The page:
Book Buzz: Hippie Food

Hippie Food: How Back-to-the-landers, Longhairs, and Revolutionaries Changed the Way We Eat by Jonathan Kauffman

There is no shortage of “hippie food” in Bellingham. Between the Wednesday and Saturday Farmers Markets, the Community Food Co-op, CSA Farm Boxes, meat shares, Whole Foods, and community gardens—we’re up to our ears in whole grains, organic produce, kombucha, lentils and tempeh. Practically every restaurant has a vegan option; Sage Against the Machine is a 100 percent vegan food truck.

Perhaps more remarkable is the ubiquitous availability of grocery products that were once hard to find. Now Costco, Fred Meyer, and Haggen all offer organic fruits and veggies, free-range antibiotic-free poultry, locally milled wheat, and several brands of plant-based burger “meat.” Ingredients once considered exotic are plentiful, even common—such as açai, alfalfa sprouts, quinoa, bulgur, miso paste.

Readers of a certain age may remember when salsa was a strange and exciting taste sensation, or when cooking a stir fry—with soy sauce!—was considered creative and cultural. Granola was another oddity, as was yogurt. In Hippie Food: How Back-to-the-Landers, Longhairs, and Revolutionaries Changed the Way We Eat, author Jonathan Kauffman takes us back, and chronicles the rise of what he calls “hippie food” in a culinary and cultural history of the United States.

Taking a journalistic approach, Kauffman portions out his story into three eras. He calls the first era before 1968 “pre-history.” The second era, from 1968 to 1974, he calls the “revolutionary era” because of the great political changes afoot, with food as fuel for the fire. The third and current era is one characterized by an emphasis on lifestyle changes for a broader audience—healthy eating for the masses. He looks at the origins of “hippie food” in the health food, macrobiotics and whole foods movements, traces the industrialization of food, and explores the counterculture’s creation of a new cuisine that they then introduced to the mainstream.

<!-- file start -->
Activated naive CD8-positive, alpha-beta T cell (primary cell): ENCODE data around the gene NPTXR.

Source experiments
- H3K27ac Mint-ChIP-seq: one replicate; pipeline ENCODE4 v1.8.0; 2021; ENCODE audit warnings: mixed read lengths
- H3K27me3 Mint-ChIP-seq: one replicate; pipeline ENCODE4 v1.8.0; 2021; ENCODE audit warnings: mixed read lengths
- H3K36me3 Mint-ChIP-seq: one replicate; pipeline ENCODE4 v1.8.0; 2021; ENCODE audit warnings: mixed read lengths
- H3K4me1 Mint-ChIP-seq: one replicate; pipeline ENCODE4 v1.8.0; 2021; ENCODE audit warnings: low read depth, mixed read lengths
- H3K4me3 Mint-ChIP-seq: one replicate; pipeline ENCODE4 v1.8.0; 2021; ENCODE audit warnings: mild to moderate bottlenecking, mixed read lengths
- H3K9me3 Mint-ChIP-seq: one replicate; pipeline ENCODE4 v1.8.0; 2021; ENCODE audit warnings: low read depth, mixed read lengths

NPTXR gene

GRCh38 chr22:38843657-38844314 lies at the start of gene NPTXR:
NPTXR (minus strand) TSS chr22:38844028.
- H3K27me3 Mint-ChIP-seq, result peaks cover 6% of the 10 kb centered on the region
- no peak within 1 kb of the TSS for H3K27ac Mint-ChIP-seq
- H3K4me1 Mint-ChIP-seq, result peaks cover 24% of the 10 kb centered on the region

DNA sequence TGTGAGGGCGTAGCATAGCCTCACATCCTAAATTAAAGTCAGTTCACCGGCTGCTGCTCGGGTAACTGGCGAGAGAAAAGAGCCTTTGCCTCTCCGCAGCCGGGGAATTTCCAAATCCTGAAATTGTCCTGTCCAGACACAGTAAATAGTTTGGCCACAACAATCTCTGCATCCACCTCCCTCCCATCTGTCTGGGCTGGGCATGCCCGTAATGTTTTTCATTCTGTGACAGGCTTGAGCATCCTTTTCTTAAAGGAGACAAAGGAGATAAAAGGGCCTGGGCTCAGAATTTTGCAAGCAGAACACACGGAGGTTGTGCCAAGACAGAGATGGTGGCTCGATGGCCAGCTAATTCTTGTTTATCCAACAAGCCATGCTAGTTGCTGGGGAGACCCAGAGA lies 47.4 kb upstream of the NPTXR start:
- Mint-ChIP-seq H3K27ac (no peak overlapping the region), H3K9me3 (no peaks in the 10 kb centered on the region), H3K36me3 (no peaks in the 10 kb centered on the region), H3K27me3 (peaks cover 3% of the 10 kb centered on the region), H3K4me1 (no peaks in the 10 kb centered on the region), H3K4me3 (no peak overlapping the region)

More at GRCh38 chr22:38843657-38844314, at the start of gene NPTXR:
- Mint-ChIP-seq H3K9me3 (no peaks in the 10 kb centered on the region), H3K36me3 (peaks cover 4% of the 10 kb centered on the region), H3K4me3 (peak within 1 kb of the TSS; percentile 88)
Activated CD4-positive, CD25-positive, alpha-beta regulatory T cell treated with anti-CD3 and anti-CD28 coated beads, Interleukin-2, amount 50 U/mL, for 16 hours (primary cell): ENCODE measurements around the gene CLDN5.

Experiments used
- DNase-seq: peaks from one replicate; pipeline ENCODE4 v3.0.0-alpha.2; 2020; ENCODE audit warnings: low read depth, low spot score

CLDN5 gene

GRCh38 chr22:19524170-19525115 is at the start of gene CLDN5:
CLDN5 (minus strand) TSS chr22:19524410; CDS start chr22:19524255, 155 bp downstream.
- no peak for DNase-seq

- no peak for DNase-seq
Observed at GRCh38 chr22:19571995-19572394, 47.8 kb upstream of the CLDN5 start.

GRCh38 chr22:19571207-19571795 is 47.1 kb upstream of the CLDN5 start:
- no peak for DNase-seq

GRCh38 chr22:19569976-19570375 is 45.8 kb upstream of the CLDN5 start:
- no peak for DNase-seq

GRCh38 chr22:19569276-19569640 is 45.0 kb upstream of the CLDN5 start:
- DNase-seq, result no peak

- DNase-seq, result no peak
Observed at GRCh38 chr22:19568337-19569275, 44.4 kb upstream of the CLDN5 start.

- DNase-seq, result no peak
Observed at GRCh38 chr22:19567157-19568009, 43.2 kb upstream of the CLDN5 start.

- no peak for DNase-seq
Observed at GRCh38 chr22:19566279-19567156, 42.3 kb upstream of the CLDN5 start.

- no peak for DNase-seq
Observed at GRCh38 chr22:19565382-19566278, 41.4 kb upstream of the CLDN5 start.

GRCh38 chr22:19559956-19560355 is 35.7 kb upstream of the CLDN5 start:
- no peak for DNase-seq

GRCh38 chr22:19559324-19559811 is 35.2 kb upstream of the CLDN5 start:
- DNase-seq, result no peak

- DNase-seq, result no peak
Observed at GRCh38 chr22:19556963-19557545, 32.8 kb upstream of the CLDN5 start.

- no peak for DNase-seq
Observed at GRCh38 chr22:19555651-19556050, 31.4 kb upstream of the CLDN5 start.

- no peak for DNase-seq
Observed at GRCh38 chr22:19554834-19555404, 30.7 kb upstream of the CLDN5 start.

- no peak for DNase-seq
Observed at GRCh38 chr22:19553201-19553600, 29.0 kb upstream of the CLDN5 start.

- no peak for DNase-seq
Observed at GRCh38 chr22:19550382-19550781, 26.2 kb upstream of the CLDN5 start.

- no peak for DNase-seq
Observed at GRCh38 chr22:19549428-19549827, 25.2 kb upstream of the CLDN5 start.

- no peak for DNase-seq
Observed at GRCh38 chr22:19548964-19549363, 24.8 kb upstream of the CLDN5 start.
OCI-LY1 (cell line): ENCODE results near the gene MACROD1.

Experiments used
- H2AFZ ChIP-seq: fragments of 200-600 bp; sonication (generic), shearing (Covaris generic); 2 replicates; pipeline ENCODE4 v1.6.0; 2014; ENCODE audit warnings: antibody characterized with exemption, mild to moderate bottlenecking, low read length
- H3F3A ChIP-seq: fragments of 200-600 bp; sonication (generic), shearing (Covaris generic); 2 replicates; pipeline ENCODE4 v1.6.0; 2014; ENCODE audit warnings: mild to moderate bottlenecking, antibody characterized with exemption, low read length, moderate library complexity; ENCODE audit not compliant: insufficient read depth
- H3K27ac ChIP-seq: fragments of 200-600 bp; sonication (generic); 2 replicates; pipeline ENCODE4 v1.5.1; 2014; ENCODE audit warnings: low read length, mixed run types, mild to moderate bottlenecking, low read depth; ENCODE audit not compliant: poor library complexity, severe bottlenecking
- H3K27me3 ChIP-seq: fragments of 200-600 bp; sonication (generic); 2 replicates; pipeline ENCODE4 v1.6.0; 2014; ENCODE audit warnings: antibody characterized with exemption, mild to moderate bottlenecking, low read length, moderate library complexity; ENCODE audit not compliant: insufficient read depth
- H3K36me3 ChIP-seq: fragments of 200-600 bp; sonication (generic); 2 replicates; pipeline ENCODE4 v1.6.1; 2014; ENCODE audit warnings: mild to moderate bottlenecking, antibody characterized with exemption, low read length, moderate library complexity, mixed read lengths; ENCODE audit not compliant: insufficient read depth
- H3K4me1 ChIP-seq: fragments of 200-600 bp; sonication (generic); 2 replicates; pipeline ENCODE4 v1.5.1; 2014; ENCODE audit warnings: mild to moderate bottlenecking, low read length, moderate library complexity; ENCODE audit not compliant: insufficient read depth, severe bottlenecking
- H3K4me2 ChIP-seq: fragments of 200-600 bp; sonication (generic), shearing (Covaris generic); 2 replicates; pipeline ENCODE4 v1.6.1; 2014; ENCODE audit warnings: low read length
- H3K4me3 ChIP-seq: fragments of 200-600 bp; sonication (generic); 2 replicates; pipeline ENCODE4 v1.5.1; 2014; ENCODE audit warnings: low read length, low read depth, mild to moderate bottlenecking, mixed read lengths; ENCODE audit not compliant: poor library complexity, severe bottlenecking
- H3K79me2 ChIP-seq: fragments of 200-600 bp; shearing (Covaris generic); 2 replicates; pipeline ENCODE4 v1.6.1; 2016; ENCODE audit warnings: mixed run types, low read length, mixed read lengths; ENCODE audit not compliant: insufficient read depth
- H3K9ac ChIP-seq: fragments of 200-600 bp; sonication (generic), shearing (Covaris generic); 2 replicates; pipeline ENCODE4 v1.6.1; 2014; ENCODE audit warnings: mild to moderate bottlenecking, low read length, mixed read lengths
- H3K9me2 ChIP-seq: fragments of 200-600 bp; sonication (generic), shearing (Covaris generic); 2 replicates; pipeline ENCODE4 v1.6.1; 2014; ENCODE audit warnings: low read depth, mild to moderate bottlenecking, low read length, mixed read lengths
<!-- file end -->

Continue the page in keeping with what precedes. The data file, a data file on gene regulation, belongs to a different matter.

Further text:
Along the way, Kauffman introduces us to a full menu of colorful characters, from the proprietors of the Aware Inn on the Sunset Strip—one of the first restaurants in the U.S. to use the word “organic” on its menu—to “dietary evangelists” Paul Bragg and Gayelord Hauser, who preached bran breads and salads as the pathway to movie stardom.

There’s Gypsy Boots, who opened the Back to Nature Health Hut, Arnold Ehret, proponent of the mucusless diet, and Adelle Davis, a biochemist whose book Let’s Eat Right to Keep Fit earned her the moniker the “high priestess of nutrition” by Time magazine.

Kauffman does a deep dive into whole wheat breads, tofu (soy products being a super-efficient and sustainable way to feed the masses), vegetarianism, the rise of food co-ops, and more. He maintains a quick pace and sprinkles in lots of details to keep things interesting.

If you own a dog-eared and drip-splattered copy of The Moosewood Cookbook, you’ll savor Kauffman’s fascinating stories about the people who transformed the way Americans eat. You may also enjoy digging into the source materials that inspired the movement—WCLS owns copies of A Diet for a Small Planet by Frances Moore Lappé, as well as the Tassajara Bread Book by Edward Brown and The Good Life by Helen Nearing. Or call and request Zen Macrobiotics via Interlibrary Loan.

The only downside to all this reading—a hearty appetite. Just make a quick trip to the Co-op so you can nibble as you turn the pages.

Christine Perkins is the executive director of the Whatcom County Library System (WCLS). WCLS brings the power of sharing to rural Whatcom County, including a wide variety of online resources at All branches of WCLS are open to the public.

(Originally published in Cascadia Weekly, Wednesday, August 11, 2021.)